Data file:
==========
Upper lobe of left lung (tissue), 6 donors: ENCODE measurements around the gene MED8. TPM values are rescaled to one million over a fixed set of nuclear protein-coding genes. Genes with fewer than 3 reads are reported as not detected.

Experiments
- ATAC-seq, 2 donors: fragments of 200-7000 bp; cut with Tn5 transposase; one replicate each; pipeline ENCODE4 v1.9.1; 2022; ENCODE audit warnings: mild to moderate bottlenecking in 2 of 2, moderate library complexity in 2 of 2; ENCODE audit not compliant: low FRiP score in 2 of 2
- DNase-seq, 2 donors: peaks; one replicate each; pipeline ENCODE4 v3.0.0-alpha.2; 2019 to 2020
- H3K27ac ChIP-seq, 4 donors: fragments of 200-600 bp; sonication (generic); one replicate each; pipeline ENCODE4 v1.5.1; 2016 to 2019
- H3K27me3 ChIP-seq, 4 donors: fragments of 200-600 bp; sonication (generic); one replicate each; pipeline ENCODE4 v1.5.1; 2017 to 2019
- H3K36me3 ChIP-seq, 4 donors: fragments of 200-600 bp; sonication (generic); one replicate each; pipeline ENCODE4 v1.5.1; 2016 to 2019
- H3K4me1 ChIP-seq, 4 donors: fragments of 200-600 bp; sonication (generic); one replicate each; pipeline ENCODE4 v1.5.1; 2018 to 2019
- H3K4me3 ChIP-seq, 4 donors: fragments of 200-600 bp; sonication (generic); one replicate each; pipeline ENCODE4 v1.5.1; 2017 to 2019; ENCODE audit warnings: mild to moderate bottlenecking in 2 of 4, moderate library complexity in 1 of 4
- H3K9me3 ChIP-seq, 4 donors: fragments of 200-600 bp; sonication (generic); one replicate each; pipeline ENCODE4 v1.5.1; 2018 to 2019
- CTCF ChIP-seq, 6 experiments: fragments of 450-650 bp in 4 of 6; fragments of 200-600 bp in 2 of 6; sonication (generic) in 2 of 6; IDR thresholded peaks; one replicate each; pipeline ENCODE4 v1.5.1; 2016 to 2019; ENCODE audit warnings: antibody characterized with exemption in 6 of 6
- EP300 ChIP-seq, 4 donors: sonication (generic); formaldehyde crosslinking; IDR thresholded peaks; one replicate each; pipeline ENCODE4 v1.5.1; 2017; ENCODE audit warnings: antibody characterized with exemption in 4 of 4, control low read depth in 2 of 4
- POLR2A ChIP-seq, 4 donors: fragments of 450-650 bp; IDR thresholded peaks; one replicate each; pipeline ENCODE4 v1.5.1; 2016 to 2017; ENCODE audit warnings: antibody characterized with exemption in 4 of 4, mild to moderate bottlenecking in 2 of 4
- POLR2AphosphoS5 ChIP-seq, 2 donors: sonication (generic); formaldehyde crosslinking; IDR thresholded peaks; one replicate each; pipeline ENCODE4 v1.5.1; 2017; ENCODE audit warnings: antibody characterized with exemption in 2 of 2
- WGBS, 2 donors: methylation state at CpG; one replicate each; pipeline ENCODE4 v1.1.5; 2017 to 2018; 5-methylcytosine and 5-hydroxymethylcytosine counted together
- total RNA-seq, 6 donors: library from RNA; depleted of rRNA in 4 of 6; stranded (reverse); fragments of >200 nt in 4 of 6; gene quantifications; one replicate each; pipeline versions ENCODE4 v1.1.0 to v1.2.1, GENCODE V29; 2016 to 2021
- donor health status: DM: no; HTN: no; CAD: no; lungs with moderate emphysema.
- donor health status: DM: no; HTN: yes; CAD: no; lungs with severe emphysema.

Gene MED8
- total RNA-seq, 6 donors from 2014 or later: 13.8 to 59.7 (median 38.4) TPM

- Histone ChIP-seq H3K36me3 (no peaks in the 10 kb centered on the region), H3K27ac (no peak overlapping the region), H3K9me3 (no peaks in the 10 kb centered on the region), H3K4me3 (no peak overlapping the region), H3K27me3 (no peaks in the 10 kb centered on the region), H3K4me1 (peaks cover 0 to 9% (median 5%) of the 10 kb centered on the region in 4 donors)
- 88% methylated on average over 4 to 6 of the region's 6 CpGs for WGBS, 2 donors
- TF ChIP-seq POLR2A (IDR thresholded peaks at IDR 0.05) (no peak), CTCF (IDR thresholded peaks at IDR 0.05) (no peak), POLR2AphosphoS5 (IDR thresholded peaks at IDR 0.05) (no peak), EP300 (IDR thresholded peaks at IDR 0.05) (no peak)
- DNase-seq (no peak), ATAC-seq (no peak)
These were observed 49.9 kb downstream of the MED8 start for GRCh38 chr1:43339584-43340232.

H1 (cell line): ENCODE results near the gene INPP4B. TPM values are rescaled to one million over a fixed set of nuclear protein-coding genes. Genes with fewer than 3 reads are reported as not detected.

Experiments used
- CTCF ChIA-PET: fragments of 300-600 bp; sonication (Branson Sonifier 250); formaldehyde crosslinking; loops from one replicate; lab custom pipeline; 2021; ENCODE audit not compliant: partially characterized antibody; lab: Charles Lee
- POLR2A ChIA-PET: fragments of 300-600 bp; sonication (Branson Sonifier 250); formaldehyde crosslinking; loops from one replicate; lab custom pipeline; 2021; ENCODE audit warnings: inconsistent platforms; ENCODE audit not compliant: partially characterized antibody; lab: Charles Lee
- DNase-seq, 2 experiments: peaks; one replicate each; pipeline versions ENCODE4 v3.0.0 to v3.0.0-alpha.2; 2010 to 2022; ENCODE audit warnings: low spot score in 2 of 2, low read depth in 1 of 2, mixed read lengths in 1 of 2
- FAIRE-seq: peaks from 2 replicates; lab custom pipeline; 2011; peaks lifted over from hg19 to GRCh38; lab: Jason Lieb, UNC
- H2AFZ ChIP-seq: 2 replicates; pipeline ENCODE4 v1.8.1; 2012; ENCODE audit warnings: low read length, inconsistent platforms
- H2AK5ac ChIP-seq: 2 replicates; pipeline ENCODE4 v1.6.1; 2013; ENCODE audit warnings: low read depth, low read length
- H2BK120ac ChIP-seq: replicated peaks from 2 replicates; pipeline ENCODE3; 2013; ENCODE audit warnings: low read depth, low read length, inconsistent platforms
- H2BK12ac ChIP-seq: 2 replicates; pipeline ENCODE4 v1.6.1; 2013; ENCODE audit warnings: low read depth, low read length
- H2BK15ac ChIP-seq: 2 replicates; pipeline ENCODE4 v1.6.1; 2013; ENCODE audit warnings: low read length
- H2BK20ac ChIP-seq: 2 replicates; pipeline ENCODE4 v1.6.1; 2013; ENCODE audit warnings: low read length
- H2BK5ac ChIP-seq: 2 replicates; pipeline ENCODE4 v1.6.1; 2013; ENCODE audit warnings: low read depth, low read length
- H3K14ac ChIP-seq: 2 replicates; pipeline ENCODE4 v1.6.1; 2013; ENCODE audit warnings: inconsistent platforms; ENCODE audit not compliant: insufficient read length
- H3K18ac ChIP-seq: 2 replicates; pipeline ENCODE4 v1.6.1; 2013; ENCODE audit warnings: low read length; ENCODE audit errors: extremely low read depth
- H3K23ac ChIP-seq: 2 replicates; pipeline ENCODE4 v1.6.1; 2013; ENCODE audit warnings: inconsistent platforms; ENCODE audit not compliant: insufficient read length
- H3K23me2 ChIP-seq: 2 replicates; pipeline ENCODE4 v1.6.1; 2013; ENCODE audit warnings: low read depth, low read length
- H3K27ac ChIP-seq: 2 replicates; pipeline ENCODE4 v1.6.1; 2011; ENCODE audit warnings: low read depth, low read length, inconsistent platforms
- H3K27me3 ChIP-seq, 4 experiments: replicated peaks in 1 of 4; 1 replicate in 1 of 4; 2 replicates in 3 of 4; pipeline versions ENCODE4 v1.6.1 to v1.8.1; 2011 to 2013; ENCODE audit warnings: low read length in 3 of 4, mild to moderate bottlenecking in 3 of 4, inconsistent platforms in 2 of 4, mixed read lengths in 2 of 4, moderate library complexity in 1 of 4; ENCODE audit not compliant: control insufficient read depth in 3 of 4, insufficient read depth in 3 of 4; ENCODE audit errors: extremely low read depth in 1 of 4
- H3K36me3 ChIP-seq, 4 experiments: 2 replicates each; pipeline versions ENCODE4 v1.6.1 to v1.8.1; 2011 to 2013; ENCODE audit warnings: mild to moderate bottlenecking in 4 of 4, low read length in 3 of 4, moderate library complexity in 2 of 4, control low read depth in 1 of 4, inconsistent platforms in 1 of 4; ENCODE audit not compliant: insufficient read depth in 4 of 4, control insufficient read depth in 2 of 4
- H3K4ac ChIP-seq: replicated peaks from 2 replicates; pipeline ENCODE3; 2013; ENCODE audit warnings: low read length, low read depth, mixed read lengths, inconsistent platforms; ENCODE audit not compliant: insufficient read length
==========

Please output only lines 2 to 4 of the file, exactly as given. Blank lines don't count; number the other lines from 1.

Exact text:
Experiments
- ATAC-seq, 2 donors: fragments of 200-7000 bp; cut with Tn5 transposase; one replicate each; pipeline ENCODE4 v1.9.1; 2022; ENCODE audit warnings: mild to moderate bottlenecking in 2 of 2, moderate library complexity in 2 of 2; ENCODE audit not compliant: low FRiP score in 2 of 2
- DNase-seq, 2 donors: peaks; one replicate each; pipeline ENCODE4 v3.0.0-alpha.2; 2019 to 2020